Italy - The cities were very busy and it seemed like everyone had something to do and somewhere to be, except in the tourist areas, which were packed with polite tourists. Italians LOVE their food apparently, because cheap delicious restaurants were everywhere, and when you ate you were supposed to get at least two courses (each course more or less the size of a full meal). Very simple food though, so there was a nice comfort food feel to it. The rural area we went to was very quaint and disallowed cars, more laid back, but still had that feeling of busy people. Not particularly friendly people. TERRIBLE DRIVERS

Netherlands - Super, super friendly people. Everyone here was so willing to answer questions and help and give directions and whatever. It felt very ‘homey’ here, comfortable, with enough quaintness to make it feel a bit exotic. Amsterdam itself was much too busy for my taste, although it also seemed that people here enjoyed being outside and doing ‘community’ type things, there are lots of flea markets, book markets, sidewalk cafes, etc.

Egypt - I really dunno what to say about this place. It was pretty overwhelming at first and took several days to figure out. We were in the super touristy areas, which meant people were falling all over us and following us around and harrassing us for money constantly, which was very offputting, though the monuments and things went a long way to making it more bearable. My impression was that most of the country was very poor, and that if you were a tourist people would do anything you asked (or even didn't ask) because it's expected tourists give tips. I would have felt ok about that, except I knew that prices for tourists are inflated hugely, everyone is trying to figure out how to get some of your money, people will flatout lie (or even extort) and so every interaction you have with someone there puts you immediately on the defensive (if you aren't confident about bargaining or value of goods/services) or on the aggressive. There were only a few times/places there I was actually comfortable, much of the time I felt a bit like prey and once or twice even unsafe. When the tourist policeman with his machine gun comes up and tries to wheedle 5 bucks out of you for ‘showing’ you some heiroglyphs 10 feet away like he's done somethng special for you, you get mixed feelings. That said, they DID want to do a service for the money, they wouldn't just flatout ask for cash- but a lot of people would try to do something worthless, or intimidate you, or make up ‘fees’ for things that fees weren't actually required for. So not all those services were legit. And I did feel like if you ask someone ‘where is the bank’ they should be happy to point down the street without expecting money in return. The best part of the trip was the evening we walked around Cairo in the non-touristy areas and were ignored completely, mixed in with all the people and passing by all the food stalls, etc.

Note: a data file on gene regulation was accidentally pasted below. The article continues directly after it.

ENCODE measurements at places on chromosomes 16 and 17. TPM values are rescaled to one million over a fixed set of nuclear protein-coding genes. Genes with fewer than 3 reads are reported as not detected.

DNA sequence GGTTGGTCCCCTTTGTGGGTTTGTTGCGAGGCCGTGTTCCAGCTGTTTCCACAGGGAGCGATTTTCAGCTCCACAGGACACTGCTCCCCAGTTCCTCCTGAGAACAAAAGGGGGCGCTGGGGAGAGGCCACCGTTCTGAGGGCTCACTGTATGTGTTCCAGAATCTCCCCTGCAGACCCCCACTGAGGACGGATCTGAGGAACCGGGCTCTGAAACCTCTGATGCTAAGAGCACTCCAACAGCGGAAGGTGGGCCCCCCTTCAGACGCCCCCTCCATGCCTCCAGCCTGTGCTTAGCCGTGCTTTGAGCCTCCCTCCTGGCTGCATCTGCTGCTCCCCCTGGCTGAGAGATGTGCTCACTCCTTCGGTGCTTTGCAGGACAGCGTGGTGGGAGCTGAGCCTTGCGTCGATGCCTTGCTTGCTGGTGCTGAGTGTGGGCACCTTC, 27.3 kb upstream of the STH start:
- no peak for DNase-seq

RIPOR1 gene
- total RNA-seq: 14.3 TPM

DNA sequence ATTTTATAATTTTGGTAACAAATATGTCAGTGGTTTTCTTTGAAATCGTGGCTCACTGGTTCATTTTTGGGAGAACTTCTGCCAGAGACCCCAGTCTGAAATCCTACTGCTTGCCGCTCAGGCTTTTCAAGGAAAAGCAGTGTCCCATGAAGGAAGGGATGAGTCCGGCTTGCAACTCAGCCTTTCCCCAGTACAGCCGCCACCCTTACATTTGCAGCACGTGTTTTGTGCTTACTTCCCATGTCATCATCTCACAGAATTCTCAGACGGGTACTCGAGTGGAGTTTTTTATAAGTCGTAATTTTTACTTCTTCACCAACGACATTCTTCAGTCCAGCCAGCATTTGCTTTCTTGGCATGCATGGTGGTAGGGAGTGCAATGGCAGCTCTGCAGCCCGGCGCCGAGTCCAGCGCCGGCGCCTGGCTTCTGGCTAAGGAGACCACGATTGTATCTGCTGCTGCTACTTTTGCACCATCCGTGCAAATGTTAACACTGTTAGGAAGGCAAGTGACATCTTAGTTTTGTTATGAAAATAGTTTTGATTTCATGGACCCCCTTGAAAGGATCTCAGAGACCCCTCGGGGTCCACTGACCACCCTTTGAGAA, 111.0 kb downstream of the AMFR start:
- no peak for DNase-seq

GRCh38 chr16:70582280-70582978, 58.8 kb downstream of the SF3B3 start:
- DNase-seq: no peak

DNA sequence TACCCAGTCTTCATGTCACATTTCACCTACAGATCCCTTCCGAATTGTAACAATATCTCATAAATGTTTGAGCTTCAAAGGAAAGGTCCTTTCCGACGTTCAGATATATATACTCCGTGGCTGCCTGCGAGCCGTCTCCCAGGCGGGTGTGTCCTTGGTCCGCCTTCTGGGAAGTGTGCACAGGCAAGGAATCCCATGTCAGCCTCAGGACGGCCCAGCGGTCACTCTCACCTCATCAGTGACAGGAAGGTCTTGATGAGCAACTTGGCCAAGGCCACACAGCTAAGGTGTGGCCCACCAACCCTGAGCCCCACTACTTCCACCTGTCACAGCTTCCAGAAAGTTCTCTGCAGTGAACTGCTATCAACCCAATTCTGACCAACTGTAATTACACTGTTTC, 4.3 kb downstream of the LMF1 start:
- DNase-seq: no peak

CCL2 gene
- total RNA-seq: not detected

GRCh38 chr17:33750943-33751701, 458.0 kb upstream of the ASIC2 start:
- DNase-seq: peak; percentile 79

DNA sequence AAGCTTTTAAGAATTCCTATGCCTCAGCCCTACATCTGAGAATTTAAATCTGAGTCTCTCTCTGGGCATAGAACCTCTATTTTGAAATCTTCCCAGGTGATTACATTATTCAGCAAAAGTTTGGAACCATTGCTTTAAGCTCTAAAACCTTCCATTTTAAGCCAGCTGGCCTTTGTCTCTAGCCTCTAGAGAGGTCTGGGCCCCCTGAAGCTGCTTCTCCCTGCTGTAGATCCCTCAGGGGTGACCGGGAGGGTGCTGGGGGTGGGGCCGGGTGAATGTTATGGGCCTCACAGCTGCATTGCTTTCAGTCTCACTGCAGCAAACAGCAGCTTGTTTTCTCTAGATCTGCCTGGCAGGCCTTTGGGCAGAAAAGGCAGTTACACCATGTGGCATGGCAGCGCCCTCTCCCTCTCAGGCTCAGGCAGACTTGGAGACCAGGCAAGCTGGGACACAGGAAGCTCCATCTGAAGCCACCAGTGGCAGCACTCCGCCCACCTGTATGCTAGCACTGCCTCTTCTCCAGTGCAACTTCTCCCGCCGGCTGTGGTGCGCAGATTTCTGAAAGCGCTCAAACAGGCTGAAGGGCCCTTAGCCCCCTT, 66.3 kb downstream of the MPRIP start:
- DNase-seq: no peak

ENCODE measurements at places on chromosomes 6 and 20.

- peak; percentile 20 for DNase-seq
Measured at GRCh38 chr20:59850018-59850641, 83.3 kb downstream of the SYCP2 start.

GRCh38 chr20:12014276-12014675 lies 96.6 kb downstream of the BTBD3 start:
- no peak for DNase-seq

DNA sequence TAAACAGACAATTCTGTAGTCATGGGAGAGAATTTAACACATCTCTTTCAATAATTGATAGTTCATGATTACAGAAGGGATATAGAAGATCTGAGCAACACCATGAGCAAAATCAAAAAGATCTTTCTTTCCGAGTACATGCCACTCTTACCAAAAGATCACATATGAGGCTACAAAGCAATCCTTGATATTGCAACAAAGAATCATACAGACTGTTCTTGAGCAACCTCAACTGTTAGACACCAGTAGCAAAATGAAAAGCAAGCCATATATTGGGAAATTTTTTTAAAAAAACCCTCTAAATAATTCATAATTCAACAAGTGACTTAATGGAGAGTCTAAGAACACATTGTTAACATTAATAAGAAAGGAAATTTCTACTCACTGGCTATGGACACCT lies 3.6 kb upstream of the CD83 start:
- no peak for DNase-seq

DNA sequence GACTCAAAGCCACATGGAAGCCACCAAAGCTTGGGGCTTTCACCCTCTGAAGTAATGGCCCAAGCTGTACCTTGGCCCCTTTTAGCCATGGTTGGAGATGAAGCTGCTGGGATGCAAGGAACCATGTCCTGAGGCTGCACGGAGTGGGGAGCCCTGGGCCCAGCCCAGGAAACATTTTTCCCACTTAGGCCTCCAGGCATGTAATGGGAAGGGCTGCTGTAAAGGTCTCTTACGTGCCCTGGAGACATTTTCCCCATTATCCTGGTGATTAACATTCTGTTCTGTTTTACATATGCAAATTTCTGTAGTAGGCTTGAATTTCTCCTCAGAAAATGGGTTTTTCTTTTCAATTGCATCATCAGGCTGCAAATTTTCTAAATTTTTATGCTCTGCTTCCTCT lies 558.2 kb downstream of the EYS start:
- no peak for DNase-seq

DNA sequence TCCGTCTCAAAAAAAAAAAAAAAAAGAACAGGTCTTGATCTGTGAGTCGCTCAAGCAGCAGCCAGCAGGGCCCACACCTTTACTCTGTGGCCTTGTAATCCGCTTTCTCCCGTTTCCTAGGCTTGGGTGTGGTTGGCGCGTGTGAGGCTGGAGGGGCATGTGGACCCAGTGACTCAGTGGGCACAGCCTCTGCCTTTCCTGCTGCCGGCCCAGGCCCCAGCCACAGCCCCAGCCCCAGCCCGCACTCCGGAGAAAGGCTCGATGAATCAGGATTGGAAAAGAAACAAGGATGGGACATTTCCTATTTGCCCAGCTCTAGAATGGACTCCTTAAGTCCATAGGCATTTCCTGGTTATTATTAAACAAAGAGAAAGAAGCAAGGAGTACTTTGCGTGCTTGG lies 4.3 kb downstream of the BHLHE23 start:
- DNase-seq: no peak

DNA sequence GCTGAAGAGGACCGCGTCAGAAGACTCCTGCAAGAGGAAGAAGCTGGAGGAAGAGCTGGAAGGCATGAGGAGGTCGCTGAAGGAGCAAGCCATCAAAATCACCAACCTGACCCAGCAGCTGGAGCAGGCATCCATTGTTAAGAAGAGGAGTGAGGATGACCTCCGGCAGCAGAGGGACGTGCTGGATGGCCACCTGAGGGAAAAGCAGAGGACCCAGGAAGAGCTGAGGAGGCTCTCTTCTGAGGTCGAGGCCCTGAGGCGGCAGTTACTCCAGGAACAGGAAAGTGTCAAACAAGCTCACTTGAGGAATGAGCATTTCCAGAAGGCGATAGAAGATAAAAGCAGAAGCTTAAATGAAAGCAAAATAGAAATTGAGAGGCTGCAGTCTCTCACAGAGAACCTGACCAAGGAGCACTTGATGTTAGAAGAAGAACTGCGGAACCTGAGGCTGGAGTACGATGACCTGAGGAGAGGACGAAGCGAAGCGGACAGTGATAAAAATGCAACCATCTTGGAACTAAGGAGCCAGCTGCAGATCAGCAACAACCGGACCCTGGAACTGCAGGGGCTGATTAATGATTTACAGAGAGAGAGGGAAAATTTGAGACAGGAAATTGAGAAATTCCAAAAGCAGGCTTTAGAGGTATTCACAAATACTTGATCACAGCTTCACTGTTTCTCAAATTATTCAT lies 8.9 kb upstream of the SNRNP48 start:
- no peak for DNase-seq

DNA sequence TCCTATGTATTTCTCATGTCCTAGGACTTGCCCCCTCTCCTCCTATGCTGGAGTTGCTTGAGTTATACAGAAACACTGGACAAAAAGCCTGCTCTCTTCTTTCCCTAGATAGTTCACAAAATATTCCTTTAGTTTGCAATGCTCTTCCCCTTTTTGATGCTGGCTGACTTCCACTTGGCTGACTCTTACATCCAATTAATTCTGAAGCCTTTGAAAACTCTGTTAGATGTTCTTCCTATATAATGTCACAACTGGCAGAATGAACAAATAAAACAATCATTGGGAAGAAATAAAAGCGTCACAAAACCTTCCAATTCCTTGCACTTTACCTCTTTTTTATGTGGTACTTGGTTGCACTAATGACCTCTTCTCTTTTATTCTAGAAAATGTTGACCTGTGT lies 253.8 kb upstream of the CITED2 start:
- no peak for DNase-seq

I'm sure I'm forgetting a country. Hm. Maybe not.

Ah right. Scotland: Friendly and laid back, though you kind of feel like you're bothering them in their home somehow. Ireland: SUPER friendly and laid back, and everyone really helpful. Ireland also had a strange thing where as soon as you were outside of Dublin, things got exremely rural.
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last edited on July 14, 2011 3:43PM
Faliat at 3:47AM, Aug. 20, 2010
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I've been to two different islands in Greece, the most recent being in ‘04, but I guess nine and six years ago wasn’t that different. You just get wifi and better access to the internet. Back in Corfu we had to walk around for hours trying to find an internet cafe so I could check up on the forums I'd only joined months previously and was afraid I'd lose my threads if I didn't keep replying.
I'll save that for another post, though or I'll be here all day.

Kos - Greece: was my first trip outside of the UK. First time on a plane, too.
It seemed very touristy. In the restraunts we went to nearer Kos city almost everybody spoke fluent English because it's the one language everybody in Europe seems to speak as a second or third language. I'd learned some Greek phrases for use while I was there but I didn't need them, and when I did I was often disappointed to find out that I'd said thank you in Greek to a German woman and she didn't know what I was saying.

It's a good thing my family likes to go off the beaten track and so we found ourselves in a few places with more locals but they all spoke English, too.
We didn't really have a choice of not going there, anyway. I got an infection that required a visit to a local ear specialist.

Regardless of where they came from everyone I met in Kos was friendly… Except for the beggars… The beggars freaked me out big style. Some of them had drugged babies draped over their knees.
They weren't local, though. It was very obvious that they were from Turkey, which was so close you could see it across the water.
Some other Turks started chatting up my little sister… Who was 10…
Regardless of these incidents and being shut in for a few days because of the ear infection, I still had an awesome time and I'd definitely go back. Although I guess It's probably way different now.